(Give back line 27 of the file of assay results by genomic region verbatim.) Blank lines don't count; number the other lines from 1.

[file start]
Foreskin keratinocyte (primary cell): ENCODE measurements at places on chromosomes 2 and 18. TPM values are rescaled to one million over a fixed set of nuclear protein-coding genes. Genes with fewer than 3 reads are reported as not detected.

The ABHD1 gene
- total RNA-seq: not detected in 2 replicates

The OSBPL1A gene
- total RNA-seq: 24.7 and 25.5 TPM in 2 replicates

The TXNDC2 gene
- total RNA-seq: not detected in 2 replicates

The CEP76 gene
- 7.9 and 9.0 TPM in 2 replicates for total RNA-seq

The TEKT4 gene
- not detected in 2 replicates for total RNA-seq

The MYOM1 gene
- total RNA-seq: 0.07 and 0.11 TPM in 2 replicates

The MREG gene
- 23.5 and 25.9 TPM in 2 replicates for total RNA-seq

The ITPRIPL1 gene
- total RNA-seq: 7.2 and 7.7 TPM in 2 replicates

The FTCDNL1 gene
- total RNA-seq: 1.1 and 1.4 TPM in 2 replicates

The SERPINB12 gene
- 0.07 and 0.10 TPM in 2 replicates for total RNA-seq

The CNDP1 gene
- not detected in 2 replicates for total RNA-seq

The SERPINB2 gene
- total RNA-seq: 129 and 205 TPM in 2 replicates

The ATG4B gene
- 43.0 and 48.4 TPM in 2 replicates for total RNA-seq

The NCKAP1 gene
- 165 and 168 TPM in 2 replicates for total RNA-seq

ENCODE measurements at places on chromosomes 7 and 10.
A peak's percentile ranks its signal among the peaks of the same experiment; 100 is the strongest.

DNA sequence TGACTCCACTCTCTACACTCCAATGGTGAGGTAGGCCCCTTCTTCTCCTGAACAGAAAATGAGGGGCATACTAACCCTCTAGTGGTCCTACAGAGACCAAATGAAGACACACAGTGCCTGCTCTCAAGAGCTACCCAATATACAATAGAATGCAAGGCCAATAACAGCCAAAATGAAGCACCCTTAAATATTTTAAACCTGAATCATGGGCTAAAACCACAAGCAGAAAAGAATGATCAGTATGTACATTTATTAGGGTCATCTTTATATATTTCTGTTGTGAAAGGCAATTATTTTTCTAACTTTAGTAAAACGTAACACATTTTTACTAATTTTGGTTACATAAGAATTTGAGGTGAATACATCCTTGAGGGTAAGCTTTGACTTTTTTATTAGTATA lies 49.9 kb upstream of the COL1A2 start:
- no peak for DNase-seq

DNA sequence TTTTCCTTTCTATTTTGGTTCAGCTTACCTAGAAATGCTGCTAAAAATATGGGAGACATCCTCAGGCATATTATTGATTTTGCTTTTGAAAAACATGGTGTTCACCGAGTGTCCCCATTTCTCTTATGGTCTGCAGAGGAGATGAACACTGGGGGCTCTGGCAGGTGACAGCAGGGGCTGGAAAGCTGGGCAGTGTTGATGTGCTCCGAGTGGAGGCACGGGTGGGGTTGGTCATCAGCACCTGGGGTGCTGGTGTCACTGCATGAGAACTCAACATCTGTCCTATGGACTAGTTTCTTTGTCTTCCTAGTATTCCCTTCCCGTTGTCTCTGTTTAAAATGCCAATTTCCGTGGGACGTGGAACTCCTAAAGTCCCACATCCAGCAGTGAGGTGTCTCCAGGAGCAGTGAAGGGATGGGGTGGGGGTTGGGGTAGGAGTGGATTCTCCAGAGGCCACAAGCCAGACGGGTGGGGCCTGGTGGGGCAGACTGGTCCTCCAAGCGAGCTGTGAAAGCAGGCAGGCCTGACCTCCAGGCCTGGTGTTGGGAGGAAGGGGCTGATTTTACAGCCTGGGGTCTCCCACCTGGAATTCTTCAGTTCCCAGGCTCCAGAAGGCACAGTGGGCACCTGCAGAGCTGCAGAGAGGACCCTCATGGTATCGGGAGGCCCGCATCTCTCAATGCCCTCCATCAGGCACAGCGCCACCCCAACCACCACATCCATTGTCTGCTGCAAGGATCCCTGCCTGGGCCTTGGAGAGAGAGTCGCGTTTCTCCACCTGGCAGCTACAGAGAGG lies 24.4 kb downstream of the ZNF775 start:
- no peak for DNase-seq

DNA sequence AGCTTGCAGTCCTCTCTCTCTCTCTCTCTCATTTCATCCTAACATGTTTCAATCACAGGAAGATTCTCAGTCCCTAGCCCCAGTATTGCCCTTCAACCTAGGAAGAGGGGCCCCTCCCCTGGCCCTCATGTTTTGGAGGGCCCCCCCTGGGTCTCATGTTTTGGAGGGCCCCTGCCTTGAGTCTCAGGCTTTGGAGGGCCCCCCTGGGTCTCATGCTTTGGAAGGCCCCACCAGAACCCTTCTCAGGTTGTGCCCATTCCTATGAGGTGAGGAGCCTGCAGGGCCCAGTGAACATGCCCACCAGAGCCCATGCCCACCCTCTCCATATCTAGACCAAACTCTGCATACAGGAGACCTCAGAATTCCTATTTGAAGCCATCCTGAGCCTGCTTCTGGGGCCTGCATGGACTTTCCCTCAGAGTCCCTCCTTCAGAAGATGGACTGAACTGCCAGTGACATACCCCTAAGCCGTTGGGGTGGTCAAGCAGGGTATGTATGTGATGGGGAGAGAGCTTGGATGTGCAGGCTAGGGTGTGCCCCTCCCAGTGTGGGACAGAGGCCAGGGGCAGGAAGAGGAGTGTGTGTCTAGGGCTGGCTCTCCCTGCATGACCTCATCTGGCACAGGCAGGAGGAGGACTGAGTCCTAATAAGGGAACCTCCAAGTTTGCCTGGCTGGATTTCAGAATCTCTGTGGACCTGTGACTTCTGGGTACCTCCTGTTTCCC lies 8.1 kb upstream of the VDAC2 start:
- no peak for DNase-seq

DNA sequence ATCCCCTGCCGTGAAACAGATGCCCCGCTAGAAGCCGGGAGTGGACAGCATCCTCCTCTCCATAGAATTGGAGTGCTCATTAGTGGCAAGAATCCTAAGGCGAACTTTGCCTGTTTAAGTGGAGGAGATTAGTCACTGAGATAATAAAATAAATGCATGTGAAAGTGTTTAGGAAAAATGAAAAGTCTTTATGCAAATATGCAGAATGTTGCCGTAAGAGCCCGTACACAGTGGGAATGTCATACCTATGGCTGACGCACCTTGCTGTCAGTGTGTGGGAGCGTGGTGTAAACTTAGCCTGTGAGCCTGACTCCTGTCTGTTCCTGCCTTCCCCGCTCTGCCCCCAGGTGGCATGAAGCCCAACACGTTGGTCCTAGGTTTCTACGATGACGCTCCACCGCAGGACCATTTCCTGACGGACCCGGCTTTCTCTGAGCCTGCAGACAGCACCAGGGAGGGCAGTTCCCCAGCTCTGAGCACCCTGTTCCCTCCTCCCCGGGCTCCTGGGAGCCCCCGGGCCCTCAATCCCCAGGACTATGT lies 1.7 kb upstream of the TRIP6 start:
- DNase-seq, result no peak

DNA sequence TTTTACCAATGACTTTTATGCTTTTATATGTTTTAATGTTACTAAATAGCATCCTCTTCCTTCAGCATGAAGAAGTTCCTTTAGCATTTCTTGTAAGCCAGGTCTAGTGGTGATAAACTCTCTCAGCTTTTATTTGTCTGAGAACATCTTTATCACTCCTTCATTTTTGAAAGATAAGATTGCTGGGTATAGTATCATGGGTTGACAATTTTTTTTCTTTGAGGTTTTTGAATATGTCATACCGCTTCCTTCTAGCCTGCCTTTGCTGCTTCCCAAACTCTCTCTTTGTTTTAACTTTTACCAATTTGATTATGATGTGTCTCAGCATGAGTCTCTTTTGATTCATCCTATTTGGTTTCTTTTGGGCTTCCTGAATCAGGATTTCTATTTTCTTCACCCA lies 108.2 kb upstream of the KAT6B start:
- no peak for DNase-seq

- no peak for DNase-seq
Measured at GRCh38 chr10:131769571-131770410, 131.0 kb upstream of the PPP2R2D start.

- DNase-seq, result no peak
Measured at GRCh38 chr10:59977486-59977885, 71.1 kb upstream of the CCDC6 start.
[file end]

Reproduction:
- 43.0 and 48.4 TPM in 2 replicates for total RNA-seq